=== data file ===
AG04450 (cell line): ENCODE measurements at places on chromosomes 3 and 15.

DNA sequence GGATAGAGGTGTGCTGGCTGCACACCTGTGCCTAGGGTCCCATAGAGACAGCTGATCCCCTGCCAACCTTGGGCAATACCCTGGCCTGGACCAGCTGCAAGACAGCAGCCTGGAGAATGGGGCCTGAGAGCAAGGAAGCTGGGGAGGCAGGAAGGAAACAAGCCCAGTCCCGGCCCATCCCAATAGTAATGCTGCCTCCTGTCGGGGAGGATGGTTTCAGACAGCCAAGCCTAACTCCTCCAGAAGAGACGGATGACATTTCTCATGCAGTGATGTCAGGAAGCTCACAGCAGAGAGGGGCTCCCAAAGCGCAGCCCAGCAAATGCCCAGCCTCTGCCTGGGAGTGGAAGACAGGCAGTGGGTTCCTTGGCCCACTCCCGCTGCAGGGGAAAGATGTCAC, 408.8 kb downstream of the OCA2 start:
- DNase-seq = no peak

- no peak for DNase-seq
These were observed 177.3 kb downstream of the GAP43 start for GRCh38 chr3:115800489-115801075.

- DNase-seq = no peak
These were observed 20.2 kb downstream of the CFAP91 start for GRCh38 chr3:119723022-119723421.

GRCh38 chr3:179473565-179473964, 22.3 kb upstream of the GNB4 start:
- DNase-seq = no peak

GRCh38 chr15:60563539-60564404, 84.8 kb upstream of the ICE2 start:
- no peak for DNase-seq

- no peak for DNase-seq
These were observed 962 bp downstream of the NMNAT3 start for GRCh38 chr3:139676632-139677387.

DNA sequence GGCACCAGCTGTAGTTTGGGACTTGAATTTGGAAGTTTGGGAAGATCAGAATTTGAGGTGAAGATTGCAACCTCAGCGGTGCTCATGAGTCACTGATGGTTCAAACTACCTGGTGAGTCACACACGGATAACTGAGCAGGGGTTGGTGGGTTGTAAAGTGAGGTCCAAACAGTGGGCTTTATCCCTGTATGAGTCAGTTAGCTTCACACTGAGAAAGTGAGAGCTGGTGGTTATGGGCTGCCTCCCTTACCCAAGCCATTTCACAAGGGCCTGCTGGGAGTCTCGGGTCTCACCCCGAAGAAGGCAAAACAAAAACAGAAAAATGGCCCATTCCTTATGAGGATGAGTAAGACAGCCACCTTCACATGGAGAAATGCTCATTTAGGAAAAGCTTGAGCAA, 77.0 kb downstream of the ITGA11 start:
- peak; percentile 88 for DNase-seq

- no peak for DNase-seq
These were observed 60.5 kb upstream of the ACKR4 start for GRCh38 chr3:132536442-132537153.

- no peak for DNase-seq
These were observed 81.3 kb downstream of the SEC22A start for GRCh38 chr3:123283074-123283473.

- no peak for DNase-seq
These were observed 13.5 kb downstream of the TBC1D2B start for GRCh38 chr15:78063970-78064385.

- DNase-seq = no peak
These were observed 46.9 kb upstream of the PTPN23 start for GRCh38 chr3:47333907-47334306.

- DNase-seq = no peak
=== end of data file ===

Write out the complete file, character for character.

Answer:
AG04450 (cell line): ENCODE measurements at places on chromosomes 3 and 15.

DNA sequence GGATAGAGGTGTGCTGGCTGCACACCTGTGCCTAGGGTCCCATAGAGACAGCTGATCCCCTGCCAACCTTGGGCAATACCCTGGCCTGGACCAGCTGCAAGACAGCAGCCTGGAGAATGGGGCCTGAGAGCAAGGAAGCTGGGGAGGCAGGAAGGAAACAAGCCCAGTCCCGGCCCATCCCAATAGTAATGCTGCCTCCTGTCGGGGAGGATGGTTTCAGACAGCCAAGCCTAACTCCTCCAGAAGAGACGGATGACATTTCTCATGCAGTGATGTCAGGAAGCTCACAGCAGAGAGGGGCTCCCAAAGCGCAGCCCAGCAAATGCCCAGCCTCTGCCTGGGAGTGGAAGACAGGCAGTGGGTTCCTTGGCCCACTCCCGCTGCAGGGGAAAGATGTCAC, 408.8 kb downstream of the OCA2 start:
- DNase-seq = no peak

- no peak for DNase-seq
These were observed 177.3 kb downstream of the GAP43 start for GRCh38 chr3:115800489-115801075.

- DNase-seq = no peak
These were observed 20.2 kb downstream of the CFAP91 start for GRCh38 chr3:119723022-119723421.

GRCh38 chr3:179473565-179473964, 22.3 kb upstream of the GNB4 start:
- DNase-seq = no peak

GRCh38 chr15:60563539-60564404, 84.8 kb upstream of the ICE2 start:
- no peak for DNase-seq

- no peak for DNase-seq
These were observed 962 bp downstream of the NMNAT3 start for GRCh38 chr3:139676632-139677387.

DNA sequence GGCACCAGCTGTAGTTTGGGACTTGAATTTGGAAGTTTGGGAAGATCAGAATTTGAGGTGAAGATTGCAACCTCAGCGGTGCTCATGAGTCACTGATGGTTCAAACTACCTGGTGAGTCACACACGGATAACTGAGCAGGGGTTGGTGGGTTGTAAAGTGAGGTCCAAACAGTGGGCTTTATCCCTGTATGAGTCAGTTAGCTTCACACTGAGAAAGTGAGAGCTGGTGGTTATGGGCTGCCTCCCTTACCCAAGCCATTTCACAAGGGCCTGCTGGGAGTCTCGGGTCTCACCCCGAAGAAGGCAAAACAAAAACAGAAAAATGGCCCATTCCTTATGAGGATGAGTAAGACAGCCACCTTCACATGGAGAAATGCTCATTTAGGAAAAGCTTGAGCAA, 77.0 kb downstream of the ITGA11 start:
- peak; percentile 88 for DNase-seq

- no peak for DNase-seq
These were observed 60.5 kb upstream of the ACKR4 start for GRCh38 chr3:132536442-132537153.

- no peak for DNase-seq
These were observed 81.3 kb downstream of the SEC22A start for GRCh38 chr3:123283074-123283473.

- no peak for DNase-seq
These were observed 13.5 kb downstream of the TBC1D2B start for GRCh38 chr15:78063970-78064385.

- DNase-seq = no peak
These were observed 46.9 kb upstream of the PTPN23 start for GRCh38 chr3:47333907-47334306.

- DNase-seq = no peak